Looking Through the Stained Glass: Christ, Our Lord and Savior

Part one of an eight part series exploring the Hunt Stained Glass windows in Trinity Cathedral’s Nave. By Bonnie-Marie Yager-Wiggan

I remember my first glimpse of the pink light dancing across the stone floor of Chichester Cathedral and I knew the long bus ride through the Hampshire countryside had been worth it. I paused for moment, turned, and fully faced Marc Chagall’s stained glass window. Installed in 1978, the window depicts the words of psalm 150, “Let everything that has breath praise the LORD.” For Chagall that meant men with fiddles, goats dancing, women and children swirling around the frame. To see this window, the figures alive with light, you feel the joy and experience the beauty.

For centuries stained glass windows have let light and beauty into our churches and places of worship. These windows bring to life the narrative of scripture and invite our minds, hearts, and imaginations to engage with that story—our story. Trinity Cathedral has many beautiful stained glass windows including a series of windows designed and installed by Hunt Stained Glass Studios in 1968. This series of windows depicts Christ present and active in every aspect of life. Each of these windows invites us to see ourselves alongside Christ. Over the coming weeks we will be looking at the eight Hunt stained glass windows in Trinity Cathedral. We will explore their beauty and “read” the stories, our stories, etched in glass.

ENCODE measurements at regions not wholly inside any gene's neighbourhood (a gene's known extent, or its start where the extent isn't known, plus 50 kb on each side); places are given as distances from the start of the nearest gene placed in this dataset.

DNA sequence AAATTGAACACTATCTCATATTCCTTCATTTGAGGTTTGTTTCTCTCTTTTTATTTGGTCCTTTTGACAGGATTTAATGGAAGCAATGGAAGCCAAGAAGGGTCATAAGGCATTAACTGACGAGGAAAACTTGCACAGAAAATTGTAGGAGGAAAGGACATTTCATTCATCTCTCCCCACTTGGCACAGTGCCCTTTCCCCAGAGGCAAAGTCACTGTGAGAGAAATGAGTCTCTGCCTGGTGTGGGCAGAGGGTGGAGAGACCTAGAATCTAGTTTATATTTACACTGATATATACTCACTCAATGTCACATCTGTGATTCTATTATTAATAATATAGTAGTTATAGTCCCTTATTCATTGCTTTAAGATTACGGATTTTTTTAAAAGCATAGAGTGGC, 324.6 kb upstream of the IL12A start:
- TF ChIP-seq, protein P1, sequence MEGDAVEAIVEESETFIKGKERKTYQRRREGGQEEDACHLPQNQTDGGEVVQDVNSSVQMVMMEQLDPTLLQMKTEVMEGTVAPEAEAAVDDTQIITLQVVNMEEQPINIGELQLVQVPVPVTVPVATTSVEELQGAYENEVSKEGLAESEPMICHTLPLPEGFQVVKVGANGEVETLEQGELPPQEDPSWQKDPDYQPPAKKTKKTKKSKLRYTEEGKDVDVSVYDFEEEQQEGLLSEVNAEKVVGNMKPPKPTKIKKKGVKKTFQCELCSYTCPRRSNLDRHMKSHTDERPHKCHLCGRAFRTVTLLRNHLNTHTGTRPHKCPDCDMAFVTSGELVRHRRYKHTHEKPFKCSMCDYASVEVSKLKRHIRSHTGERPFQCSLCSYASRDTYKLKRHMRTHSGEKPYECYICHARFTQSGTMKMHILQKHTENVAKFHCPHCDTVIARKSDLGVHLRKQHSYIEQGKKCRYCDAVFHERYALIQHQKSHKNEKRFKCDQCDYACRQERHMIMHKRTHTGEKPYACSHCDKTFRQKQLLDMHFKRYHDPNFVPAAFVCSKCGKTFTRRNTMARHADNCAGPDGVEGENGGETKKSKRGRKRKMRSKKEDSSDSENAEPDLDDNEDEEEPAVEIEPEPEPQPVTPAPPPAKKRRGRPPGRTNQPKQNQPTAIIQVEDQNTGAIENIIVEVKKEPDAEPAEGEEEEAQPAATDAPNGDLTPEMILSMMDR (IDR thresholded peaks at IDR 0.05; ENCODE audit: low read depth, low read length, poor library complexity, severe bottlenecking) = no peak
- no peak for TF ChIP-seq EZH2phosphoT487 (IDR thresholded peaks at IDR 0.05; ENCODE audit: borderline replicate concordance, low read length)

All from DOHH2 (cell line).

“Christ, Our Lord and Savior”

The first window of the series is entitled “Christ, Our Lord and Savior” and pictures the divine plan of salvation and the divinity of our Lord. The rose window at the top depicts a cloud and rainbow which points to the ancient Covenant between God and humankind, as recorded in the Old Testament Scriptures.

This window speaks of the Triune God. The flames of fire and dove are symbols of the Holy Spirit and God’s presence. To see Christ, the Light of the World, is to see the Father. The sign of the Trinity is portrayed behind the head of Christ sitting on the throne.

Christ is born—the Word becomes flesh. This stained glass window juxtaposes the majesty of the throne and humility and intimacy of birth. The star shining brightly over the holy family, the sign of the Epiphany, reminds us that Christ came as the Messiah for the whole world.

The chalice, or cup, depicts the New Covenant sealed by the Savior’s sacrifice on the cross. As the seed is buried in the ground to bring forth fruit, so Christ, risen from the grave, triumphs over sin and death and offers new life. The crown and cloud represent the Ascension and the future return of our Lord and Savior with power and great glory.

On any given afternoon in Pittsburgh, the sun shines through and blue lights grazes the pews of Trinity Cathedral. The figures come to life in the sunshine. What do you see? What story is being told and where is it leading you?

Almighty God, whose Son our Savior Jesus Christ is the light of the world: Grant that your people, illumined by your Word and Sacraments, may shine with the radiance of Christ’s glory, that he may be known, worshiped, and obeyed to the ends of the earth; through Jesus Christ our Lord, who with you and the Holy Spirit lives and reigns, one God, now and for ever. Amen.

For more information about the windows, architecture, and history of Trinity Cathedral visit the history section of our website or Trinity and Pittsburgh by Helen L. Harris.